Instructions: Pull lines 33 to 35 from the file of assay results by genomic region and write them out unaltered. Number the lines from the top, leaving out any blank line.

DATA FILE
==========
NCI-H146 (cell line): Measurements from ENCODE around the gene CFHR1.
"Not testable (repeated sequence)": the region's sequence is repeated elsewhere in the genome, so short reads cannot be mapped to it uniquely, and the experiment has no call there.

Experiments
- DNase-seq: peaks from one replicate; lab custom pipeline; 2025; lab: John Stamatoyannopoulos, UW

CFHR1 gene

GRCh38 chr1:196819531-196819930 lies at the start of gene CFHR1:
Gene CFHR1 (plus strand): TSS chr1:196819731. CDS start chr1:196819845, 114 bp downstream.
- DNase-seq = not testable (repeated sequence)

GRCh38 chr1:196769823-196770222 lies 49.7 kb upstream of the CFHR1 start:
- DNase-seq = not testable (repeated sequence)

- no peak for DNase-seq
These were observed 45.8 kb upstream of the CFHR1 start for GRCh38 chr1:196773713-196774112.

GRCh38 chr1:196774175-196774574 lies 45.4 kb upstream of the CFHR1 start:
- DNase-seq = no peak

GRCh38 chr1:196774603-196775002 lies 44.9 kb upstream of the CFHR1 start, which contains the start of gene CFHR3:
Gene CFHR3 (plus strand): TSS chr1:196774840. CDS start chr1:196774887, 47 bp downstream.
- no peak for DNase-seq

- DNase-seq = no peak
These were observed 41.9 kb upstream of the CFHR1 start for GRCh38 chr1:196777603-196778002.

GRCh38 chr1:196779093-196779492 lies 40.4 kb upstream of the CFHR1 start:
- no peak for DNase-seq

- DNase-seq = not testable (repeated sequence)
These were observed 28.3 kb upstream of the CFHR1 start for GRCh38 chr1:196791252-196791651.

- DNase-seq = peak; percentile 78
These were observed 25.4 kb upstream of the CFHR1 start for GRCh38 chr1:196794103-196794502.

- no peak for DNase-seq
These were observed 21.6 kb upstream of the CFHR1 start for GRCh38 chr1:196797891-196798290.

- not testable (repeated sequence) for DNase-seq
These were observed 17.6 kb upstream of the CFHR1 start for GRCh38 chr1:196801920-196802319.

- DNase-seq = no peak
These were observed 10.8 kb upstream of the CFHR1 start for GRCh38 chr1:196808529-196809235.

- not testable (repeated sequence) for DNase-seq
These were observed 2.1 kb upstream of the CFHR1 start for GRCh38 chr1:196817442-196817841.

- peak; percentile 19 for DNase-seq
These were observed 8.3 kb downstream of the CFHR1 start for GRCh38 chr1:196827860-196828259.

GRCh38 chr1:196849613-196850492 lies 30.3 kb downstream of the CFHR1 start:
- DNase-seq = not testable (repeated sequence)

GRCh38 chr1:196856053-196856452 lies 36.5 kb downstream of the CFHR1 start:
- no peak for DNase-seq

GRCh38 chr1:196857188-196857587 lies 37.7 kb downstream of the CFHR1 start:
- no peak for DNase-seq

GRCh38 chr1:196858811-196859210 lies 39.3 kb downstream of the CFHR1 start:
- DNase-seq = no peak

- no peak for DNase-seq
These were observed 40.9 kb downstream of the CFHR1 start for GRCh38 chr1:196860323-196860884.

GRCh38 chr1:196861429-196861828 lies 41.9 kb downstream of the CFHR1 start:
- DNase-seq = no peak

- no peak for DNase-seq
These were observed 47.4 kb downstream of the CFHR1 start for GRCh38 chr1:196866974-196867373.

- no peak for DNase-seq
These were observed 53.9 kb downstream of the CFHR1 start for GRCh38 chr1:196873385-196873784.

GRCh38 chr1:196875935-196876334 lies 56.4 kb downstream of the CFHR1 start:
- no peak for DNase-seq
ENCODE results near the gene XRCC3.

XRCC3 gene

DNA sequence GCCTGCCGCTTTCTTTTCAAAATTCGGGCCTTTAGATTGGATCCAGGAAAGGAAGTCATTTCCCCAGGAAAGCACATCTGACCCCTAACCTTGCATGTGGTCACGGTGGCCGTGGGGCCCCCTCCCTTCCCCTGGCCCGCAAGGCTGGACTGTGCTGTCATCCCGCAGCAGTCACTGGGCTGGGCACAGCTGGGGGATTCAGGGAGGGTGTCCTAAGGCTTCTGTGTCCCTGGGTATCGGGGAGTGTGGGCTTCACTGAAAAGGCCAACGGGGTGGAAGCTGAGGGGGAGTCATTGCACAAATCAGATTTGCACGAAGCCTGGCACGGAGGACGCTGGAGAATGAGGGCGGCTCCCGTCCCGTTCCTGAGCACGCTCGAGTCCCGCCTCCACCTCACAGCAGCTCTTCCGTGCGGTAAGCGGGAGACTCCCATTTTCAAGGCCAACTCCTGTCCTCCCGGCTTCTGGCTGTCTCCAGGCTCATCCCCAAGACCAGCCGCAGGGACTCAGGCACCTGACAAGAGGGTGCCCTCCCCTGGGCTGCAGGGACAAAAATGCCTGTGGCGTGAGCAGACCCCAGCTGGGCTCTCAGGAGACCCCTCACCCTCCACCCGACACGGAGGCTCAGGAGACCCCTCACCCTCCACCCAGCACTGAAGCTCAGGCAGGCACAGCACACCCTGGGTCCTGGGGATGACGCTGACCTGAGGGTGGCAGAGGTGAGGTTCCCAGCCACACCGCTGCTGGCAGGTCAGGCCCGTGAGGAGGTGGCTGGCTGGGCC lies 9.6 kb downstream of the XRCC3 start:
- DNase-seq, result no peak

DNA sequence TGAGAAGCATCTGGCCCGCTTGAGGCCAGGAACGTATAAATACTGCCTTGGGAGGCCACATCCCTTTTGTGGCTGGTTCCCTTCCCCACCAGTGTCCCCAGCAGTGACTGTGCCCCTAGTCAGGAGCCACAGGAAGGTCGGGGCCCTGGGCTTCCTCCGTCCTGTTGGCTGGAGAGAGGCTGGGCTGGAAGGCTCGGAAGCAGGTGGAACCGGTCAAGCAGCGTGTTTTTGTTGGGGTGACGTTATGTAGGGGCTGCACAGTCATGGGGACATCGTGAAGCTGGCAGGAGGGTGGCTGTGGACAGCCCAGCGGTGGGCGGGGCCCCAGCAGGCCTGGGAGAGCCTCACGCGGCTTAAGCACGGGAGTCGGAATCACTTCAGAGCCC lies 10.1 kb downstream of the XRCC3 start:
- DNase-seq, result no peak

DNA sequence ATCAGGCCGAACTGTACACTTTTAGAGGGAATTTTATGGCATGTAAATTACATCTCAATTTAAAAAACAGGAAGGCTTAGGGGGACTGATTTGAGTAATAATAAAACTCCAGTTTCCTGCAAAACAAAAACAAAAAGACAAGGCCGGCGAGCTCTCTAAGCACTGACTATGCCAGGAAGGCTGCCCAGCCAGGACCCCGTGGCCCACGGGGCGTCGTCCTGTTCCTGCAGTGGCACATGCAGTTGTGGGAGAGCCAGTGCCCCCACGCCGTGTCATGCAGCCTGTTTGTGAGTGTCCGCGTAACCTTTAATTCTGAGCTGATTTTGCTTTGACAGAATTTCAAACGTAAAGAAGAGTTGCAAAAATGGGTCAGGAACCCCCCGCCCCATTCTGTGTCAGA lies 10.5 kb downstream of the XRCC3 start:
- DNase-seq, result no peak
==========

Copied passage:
These were observed 2.1 kb upstream of the CFHR1 start for GRCh38 chr1:196817442-196817841.

- peak; percentile 19 for DNase-seq
These were observed 8.3 kb downstream of the CFHR1 start for GRCh38 chr1:196827860-196828259.